Article Text

  1. A. Bruhn,
  2. A. Christiani,
  3. A. Nyamathi,
  4. D. Longshore
  1. UCLA School of Nursing, Los Angeles


Introduction Homeless women are at high risk of substance abuse (SA), leading to excess morbidity and mortality. Yet, few homeless women seek SA treatment programs.

Objective To determine correlates of SA treatment initiation and completion among homeless women reporting serious drug and alcohol use.

Population 1,342 homeless women were recruited from sober living or residential recovery shelters and street outreach in downtown LA. The 794 women (59%) reporting daily use of drugs or alcohol during the prior year comprise the sample.

Measures Demographics, SA, childhood sexual/physical abuse, parental SA, support, coping, distress, and medical service use were assessed.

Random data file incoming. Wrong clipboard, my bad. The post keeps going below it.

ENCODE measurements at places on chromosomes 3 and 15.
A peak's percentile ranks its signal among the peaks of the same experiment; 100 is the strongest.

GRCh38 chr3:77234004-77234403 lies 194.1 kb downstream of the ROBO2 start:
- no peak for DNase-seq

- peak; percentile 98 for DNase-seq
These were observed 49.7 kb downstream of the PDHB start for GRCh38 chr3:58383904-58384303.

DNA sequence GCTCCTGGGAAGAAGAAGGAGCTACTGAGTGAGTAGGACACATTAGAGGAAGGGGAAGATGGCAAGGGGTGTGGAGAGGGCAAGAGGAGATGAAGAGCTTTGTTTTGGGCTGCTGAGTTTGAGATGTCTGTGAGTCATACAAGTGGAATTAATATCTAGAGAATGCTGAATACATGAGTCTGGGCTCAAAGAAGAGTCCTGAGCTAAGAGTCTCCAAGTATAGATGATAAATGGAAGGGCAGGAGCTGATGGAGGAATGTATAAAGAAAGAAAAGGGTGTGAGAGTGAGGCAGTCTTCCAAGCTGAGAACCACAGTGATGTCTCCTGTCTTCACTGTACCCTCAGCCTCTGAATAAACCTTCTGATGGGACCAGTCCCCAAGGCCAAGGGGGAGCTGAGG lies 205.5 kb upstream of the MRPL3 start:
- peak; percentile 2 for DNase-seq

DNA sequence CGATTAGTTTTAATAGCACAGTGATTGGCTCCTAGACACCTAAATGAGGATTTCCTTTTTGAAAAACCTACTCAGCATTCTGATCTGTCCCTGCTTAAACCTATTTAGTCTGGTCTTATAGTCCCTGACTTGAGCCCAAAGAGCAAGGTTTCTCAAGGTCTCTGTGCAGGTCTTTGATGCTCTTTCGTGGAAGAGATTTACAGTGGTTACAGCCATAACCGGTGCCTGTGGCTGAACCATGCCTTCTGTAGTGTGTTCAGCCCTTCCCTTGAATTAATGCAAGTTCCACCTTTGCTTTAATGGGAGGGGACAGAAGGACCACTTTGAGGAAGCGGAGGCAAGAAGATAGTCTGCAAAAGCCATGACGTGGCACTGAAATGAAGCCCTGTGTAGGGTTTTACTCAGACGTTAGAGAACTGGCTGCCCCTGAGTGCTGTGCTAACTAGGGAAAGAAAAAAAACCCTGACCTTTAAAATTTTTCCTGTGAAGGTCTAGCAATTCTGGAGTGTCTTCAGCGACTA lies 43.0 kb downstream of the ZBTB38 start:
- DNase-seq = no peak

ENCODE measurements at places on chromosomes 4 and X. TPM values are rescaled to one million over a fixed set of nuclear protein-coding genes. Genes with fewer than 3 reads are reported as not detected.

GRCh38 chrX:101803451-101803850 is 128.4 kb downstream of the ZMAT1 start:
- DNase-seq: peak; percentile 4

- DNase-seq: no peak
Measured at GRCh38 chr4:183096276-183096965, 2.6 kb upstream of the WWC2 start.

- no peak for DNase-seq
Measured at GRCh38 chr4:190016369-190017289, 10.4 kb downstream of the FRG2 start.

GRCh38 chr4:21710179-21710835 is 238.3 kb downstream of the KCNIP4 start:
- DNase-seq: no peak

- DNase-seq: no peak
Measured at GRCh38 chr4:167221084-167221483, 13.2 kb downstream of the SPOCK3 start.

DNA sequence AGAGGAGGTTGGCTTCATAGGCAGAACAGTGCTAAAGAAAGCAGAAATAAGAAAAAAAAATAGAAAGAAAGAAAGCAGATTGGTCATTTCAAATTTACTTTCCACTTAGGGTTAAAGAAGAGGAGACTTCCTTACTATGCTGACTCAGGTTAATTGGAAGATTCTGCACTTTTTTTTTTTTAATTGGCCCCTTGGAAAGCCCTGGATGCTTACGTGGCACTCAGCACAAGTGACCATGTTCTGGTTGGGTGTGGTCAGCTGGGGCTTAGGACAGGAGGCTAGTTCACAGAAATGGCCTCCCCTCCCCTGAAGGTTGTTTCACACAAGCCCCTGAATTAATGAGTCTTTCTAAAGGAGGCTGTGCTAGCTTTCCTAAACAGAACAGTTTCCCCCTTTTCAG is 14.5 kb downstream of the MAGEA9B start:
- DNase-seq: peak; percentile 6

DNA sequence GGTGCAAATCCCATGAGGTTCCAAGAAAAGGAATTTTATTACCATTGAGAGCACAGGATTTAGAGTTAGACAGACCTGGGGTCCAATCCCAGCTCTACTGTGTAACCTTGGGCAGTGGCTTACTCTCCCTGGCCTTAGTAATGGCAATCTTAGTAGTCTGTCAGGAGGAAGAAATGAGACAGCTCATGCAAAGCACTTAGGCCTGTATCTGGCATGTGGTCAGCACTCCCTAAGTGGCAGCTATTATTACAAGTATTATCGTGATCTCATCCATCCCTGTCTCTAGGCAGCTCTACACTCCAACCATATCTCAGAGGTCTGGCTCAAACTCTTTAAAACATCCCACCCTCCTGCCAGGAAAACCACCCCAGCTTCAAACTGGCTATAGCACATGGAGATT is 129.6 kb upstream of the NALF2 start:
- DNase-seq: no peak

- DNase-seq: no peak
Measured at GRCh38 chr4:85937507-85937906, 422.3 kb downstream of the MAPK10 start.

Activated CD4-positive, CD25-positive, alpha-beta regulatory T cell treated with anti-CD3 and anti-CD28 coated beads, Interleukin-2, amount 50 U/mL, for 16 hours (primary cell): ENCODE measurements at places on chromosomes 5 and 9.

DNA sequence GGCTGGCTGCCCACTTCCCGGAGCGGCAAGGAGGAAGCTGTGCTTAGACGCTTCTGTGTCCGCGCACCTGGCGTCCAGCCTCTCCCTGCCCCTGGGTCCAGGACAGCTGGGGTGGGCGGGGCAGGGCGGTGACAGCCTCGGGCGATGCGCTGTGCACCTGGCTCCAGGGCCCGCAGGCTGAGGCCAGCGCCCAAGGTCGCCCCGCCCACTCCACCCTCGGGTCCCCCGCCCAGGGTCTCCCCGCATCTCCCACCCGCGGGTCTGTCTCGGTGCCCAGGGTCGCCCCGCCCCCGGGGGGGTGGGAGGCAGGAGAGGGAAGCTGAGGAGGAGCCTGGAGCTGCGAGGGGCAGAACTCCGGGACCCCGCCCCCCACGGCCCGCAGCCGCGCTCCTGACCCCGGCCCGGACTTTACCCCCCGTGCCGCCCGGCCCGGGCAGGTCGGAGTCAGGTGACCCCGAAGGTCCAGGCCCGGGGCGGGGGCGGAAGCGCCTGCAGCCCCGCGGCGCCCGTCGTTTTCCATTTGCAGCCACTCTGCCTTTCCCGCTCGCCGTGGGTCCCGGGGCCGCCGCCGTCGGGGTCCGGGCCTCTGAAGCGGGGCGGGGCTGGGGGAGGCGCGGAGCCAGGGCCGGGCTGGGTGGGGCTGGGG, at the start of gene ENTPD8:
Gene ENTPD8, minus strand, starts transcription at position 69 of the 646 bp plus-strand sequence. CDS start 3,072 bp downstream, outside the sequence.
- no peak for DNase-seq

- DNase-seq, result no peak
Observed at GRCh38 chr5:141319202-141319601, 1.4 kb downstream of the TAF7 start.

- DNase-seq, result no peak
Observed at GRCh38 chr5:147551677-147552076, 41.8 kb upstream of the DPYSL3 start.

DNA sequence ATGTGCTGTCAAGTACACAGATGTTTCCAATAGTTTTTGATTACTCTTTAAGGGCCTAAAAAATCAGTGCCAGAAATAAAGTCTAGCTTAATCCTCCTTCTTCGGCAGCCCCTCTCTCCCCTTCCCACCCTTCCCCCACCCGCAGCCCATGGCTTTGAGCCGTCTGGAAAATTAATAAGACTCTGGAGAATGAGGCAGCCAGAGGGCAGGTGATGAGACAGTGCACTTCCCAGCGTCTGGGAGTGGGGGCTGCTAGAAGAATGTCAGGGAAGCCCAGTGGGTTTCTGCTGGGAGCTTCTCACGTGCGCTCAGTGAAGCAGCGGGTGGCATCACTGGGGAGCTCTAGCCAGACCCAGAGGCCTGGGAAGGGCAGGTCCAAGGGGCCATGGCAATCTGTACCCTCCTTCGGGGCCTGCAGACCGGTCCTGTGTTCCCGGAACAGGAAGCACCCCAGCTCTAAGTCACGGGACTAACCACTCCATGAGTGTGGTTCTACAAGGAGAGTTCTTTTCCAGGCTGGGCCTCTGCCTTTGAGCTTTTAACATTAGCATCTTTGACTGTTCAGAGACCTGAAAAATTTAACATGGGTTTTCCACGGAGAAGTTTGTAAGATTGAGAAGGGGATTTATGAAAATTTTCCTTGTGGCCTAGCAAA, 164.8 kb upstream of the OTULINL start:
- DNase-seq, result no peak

Results 31% (246) underwent drug treatment; of these, 71% completed therapy. Women who did receive treatment were more likely to report support from both drug and non-drug-using friends, prior sexual or physical abuse, suicide attempt(s), parents who abused substances, and to display active coping behaviors. Latina women were less likely to receive treatment. Women completing SA treatment were more likely to report peer influence for initiating drug use, support from non-drug-using friends, less parental SA, and to display active coping behaviors.

Conclusions Less than one third of homeless women with serious substance use sought treatment and less than three quarters completed therapy. Greater knowledge of the women who seek and complete treatment is valuable both in triaging limited resources and in tailoring programs to users. Strategies to improve parental modeling, coping skills, positive peer influence, and to increase utilization of SA programs are warranted.

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